A patch of land facing Main Street in Rock Hill could soon have a new purpose -- renewable energy.
The York Electric Cooperative has proposed a land-use agreement with the Rock Hill school district to host a community solar program site in the northeast corner of the Applied Technology Center, 2399 Main Street West, said Tony Cox, deputy superintendent for the district.
Cox said York Electric chose that site because it is close to customers who would tap into solar energy and ties into the energy curriculum at the Applied Technology Center.
“(The ATC) strives to provide the latest, state-of-the-art technology and career vocational training for our students,” Cox said.
On Aug. 14, Cox and York Electric representatives brought the proposal to the Rock Hill school board. Cox told the board the agreement benefits both the school district and York Electric.
Applied Technology Center students would get hands-on experience from the panels in their front yard, Cox said, and the district would support sustainability and renewable energy.
Dan Blackburn, who teaches electricity at the technology center, said the panels will provide a unique opportunity for his estimated 120 students a year, along with others in the district. Blackburn said residents want to see students learning career-ready skills.
“One of the greatest places solar is growing is for our residences,” he said. “Right now, this is it for our area.”
If the project is passed, Blackburn said students would get to experience the installation and maintenance of a solar farm.
“I can’t tell you how exciting it would be to have a field trip in my front yard,” he said. “The students can learn what is involved in maintenance on a scale I would never be able to get them to understand based on what I can do in a classroom.”
I can’t tell you how exciting it would be to have a field trip in my front yard.
Dan Blackburn, who teaches electricity at Rock Hill school district’s Applied Technology Center
Blackburn said the plan is for York Electric employees to come to classes as part of the deal. A formal agreement on that has not been written yet, Cox said.
Board member Terry Hutchinson said the panels represent the future in technology careers.
“This is 21st-century technology; it’s something our children today will get into,” he said. “We’re going to have career-ready students. We’re going to be producing them out of ATC.”
The proposed plan would include 627 panels, surrounded by six-foot security fencing and bushes, Cox said. The solar farm would sit back from the main road due to required easements. It would produce no lights or sounds.
Cox said the proposed agreement is a business venture with York Electric, who would pay the district rent to lease the land. York Electric is responsible for building and maintaining the solar panels and site, including the grass and fencing surrounding it.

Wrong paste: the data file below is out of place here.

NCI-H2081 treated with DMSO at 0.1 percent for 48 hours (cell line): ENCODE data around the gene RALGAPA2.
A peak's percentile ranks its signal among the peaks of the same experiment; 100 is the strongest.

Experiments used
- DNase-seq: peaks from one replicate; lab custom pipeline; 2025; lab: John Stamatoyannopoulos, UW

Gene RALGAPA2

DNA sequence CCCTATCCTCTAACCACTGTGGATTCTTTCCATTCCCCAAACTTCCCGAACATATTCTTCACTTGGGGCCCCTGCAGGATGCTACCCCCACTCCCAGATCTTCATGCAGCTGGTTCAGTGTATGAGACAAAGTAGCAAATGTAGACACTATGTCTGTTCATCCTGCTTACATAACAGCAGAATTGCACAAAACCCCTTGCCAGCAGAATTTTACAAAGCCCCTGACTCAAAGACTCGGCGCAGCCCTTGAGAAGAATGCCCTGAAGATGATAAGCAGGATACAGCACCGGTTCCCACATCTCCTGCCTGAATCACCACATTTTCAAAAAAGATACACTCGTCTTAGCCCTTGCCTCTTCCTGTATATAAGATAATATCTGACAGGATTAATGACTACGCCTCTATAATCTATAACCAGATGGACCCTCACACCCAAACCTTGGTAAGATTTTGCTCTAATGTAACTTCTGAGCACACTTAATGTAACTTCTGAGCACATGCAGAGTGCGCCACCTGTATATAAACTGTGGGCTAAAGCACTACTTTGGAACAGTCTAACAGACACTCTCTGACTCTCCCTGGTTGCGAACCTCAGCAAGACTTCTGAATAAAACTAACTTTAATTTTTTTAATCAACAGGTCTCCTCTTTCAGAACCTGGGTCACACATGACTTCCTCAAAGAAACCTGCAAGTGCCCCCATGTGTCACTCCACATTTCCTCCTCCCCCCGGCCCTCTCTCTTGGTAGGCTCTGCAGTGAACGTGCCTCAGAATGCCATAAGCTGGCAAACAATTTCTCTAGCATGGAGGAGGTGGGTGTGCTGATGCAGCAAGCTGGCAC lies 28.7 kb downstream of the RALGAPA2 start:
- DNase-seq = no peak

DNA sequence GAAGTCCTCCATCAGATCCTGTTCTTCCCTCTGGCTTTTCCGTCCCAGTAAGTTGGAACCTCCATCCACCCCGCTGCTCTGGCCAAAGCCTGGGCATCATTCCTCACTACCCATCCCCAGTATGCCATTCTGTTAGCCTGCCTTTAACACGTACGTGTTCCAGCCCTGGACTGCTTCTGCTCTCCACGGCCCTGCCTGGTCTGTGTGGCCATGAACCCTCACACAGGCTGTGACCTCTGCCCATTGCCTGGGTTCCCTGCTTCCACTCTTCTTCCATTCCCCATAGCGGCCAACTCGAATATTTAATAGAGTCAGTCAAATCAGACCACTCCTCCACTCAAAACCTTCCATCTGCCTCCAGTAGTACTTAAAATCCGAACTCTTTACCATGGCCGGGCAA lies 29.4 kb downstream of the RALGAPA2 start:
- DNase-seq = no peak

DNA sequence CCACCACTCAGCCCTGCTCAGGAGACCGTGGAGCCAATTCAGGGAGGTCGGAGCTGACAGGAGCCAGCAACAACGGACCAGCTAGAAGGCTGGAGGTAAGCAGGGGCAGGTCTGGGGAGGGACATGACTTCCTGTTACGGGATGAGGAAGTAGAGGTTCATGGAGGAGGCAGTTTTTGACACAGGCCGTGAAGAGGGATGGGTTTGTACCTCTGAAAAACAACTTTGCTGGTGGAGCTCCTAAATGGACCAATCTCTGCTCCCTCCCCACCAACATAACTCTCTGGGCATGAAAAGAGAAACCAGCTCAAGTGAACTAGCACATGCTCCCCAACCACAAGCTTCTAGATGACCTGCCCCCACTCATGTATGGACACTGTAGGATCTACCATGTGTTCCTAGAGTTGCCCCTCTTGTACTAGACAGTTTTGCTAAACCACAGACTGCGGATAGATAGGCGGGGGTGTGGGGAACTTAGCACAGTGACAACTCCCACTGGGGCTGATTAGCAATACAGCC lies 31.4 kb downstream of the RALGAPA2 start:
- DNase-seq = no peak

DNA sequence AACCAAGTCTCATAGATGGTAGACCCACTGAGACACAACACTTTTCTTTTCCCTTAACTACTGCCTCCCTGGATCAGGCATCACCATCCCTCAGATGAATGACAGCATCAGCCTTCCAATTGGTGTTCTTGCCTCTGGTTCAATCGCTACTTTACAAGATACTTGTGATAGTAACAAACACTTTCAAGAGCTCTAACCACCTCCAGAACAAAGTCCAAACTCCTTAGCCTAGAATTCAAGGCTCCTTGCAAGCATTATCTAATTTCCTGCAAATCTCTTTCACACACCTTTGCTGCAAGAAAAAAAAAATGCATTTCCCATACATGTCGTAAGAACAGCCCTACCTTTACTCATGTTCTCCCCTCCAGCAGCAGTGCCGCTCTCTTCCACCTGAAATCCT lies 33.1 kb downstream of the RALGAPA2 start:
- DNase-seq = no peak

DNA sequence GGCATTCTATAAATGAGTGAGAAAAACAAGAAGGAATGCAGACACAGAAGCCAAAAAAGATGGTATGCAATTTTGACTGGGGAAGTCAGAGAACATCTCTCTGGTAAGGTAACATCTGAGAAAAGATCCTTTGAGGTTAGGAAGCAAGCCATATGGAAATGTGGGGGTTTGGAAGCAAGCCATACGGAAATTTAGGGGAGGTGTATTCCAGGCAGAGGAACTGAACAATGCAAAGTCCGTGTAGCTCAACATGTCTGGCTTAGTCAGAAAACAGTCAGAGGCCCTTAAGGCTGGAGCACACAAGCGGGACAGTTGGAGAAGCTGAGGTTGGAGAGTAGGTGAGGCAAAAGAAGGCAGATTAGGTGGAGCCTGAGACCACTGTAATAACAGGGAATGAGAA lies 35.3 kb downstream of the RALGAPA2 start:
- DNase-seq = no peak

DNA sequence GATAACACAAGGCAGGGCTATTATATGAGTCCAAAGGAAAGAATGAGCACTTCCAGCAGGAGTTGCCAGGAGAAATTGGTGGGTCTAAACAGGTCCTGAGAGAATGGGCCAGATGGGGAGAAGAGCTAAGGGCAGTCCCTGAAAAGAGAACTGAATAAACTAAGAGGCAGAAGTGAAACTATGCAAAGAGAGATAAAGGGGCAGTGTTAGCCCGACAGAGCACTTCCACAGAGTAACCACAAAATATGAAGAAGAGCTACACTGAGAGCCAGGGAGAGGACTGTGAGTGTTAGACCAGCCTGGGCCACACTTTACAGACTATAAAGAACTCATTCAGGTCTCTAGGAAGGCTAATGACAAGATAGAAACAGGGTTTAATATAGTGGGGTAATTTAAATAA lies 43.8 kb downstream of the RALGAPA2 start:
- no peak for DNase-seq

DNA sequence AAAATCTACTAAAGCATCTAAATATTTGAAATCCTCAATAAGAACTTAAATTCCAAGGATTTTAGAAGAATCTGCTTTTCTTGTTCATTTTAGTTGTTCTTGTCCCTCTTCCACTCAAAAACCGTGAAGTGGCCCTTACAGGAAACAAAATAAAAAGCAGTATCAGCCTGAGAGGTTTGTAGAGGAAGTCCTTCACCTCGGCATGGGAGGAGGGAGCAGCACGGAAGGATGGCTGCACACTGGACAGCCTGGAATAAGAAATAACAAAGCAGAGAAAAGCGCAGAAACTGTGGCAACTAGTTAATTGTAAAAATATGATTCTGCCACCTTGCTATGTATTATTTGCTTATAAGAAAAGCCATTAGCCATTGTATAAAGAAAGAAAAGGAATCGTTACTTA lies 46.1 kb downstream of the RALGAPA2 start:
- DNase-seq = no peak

The proposed agreement on the site, less than two acres, is for 25 years, with rent at $1,766 a year, Cox said. The rent, plus savings incurred for the grass maintenance of that area, would amount to about $64,000 over 25 years to the school district.
“We saw that as a fair amount and a good use of that property’s corner,” Cox said.
Board chair Jim Vining said that is not enough money for the district.
“We would be better off selling that property on the market instead of tying it up for 25 years,” Vining said.
However, Cox said the savings on lawn maintenance and revenue from rental of that property is just part of the equation. As part of the deal with York Electric, he said the district has negotiated future installation of solar panels at Oakdale Elementary School.
Cox said the Oakdale deal would save the district on energy costs in the long-term. He said the proximity to the ATC also has to be considered.
“That to me has a tremendous value,” he said.
Board member Helena Miller said she too is concerned the length of the agreement is too long and may hinder future growth efforts.
“For us as a district to move toward sustainability and to support those efforts in the community is phenomenal, but one thing about land is that they don’t make anymore of it,” she said. “If we sign this, we kind of don’t own it for 25 years.”
Cox said the panels are one of the best uses of that land the district could get.
Cox said his team sent a survey over the summer to the district’s School Improvement Council members and community members near the proposed site. Cox said they got back eight responses, all of which supported the project. The district also received positive responses during an Aug. 3 community meeting, including from members of Epiphany Luteran Church across the street.
“A great deal of support has been expressed by the community for this installation,” Cox said.
However, Vining said the survey and the one meeting does not provide enough community feedback to move forward. He said a well-advertised community meeting should be scheduled before a decision is made.
“I’m not opposed to the panels, but I am opposed to rushing into a 25-year lease (without community input),” Vining said.
Howard Wright, who lives in Rawlinson Acres, a neighborhood 1.4 miles from the Applied Technology Center, said the school district should get more feedback from neighbors.
“I believe that the school board should hold a public meeting at the ATC and present the project to those who may have a concern,” he said. “This meeting could answer any questions or concerns a neighbor may have.”
A public meeting has not yet been set.
Amanda Harris: 803-329-4082